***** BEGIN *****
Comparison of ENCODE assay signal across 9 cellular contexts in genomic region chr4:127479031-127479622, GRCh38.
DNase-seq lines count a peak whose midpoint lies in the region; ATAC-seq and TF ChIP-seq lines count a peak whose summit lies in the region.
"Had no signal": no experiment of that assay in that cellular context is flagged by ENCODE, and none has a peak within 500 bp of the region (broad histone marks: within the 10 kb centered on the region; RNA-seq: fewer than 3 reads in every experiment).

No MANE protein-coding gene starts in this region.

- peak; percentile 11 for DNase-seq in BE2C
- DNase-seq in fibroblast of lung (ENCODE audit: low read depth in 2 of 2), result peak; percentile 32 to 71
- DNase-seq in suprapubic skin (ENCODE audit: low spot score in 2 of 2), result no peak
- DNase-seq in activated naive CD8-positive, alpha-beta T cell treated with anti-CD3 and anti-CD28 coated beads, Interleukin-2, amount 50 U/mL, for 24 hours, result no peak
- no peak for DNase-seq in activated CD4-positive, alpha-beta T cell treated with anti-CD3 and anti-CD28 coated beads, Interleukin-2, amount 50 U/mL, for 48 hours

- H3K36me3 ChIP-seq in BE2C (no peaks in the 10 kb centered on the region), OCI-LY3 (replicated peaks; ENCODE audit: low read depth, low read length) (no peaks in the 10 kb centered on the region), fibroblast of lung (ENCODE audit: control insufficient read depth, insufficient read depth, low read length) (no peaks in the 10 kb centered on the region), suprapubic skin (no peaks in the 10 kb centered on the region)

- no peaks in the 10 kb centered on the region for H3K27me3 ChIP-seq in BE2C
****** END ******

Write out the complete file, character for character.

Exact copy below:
Comparison of ENCODE assay signal across 9 cellular contexts in genomic region chr4:127479031-127479622, GRCh38.
DNase-seq lines count a peak whose midpoint lies in the region; ATAC-seq and TF ChIP-seq lines count a peak whose summit lies in the region.
"Had no signal": no experiment of that assay in that cellular context is flagged by ENCODE, and none has a peak within 500 bp of the region (broad histone marks: within the 10 kb centered on the region; RNA-seq: fewer than 3 reads in every experiment).

No MANE protein-coding gene starts in this region.

- peak; percentile 11 for DNase-seq in BE2C
- DNase-seq in fibroblast of lung (ENCODE audit: low read depth in 2 of 2), result peak; percentile 32 to 71
- DNase-seq in suprapubic skin (ENCODE audit: low spot score in 2 of 2), result no peak
- DNase-seq in activated naive CD8-positive, alpha-beta T cell treated with anti-CD3 and anti-CD28 coated beads, Interleukin-2, amount 50 U/mL, for 24 hours, result no peak
- no peak for DNase-seq in activated CD4-positive, alpha-beta T cell treated with anti-CD3 and anti-CD28 coated beads, Interleukin-2, amount 50 U/mL, for 48 hours

- H3K36me3 ChIP-seq in BE2C (no peaks in the 10 kb centered on the region), OCI-LY3 (replicated peaks; ENCODE audit: low read depth, low read length) (no peaks in the 10 kb centered on the region), fibroblast of lung (ENCODE audit: control insufficient read depth, insufficient read depth, low read length) (no peaks in the 10 kb centered on the region), suprapubic skin (no peaks in the 10 kb centered on the region)

- no peaks in the 10 kb centered on the region for H3K27me3 ChIP-seq in BE2C